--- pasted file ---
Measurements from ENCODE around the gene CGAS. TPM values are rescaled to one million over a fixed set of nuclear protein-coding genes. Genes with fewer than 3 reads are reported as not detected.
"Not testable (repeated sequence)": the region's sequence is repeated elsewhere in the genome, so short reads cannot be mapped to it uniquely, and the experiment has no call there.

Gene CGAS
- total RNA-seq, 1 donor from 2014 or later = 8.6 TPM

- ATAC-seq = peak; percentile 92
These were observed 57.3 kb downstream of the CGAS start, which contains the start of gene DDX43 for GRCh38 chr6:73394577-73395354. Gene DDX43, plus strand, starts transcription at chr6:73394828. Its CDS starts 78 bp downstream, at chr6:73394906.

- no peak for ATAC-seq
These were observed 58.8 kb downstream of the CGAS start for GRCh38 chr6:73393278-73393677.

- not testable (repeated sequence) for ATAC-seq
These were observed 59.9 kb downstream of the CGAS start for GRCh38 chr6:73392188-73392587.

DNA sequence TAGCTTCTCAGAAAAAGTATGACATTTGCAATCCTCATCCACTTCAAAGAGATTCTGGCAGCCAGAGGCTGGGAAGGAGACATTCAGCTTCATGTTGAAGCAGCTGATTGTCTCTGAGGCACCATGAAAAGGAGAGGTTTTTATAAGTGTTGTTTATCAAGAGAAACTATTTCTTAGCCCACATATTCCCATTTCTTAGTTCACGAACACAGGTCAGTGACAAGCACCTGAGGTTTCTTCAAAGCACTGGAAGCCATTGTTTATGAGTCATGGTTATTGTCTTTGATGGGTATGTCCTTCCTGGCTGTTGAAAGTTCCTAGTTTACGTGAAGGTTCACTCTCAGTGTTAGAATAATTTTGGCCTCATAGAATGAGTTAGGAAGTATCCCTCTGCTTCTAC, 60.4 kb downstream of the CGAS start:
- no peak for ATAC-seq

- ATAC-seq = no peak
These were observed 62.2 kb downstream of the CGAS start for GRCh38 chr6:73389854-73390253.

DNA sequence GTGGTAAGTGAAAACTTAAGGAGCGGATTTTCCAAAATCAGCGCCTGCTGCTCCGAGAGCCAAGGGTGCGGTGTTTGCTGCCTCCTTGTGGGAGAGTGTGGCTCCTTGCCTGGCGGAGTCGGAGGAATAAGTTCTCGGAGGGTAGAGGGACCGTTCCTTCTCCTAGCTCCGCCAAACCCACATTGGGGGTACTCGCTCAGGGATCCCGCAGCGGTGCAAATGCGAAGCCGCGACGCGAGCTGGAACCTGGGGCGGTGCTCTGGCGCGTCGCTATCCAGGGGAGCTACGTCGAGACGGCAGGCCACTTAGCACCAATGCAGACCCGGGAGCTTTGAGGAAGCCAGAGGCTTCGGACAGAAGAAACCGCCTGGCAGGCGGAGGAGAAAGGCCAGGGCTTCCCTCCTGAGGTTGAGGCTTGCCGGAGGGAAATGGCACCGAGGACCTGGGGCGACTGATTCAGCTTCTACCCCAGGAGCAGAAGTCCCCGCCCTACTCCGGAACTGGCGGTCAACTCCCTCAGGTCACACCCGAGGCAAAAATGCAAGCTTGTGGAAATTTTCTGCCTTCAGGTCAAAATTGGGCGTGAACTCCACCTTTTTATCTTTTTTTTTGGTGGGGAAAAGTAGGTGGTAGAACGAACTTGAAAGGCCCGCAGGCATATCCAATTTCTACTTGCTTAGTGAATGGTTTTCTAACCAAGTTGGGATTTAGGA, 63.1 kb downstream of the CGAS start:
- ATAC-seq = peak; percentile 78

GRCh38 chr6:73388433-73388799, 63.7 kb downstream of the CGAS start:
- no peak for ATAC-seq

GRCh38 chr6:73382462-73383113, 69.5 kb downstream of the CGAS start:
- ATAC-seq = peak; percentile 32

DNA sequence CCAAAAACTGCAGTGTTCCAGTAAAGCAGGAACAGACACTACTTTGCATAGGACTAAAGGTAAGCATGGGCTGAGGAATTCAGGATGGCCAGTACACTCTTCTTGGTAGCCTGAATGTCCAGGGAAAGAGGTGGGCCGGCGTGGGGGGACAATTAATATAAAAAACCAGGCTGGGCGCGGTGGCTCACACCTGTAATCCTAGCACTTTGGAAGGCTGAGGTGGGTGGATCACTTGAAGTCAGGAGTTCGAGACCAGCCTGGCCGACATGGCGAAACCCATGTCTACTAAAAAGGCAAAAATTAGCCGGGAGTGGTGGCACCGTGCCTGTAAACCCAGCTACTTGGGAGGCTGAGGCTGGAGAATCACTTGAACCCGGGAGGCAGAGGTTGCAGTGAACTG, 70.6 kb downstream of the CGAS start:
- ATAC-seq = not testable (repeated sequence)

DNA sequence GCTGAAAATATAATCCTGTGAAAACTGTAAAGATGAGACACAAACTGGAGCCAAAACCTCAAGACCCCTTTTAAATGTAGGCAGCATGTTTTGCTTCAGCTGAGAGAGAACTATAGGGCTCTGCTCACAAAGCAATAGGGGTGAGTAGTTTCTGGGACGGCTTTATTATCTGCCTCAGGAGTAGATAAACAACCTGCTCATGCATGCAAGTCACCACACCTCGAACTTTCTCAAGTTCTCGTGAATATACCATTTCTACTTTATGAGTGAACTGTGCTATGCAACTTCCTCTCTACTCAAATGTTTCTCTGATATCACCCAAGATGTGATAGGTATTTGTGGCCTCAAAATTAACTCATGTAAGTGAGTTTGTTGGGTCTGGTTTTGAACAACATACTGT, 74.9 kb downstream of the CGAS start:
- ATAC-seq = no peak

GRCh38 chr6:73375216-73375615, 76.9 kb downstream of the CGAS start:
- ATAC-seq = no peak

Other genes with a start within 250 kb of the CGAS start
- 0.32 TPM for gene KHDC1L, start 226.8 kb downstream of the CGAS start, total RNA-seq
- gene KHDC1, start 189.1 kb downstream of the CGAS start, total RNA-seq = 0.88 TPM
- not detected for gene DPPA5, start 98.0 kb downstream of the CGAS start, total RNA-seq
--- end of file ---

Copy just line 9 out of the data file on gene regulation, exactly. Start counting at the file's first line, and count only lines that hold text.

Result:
- not testable (repeated sequence) for ATAC-seq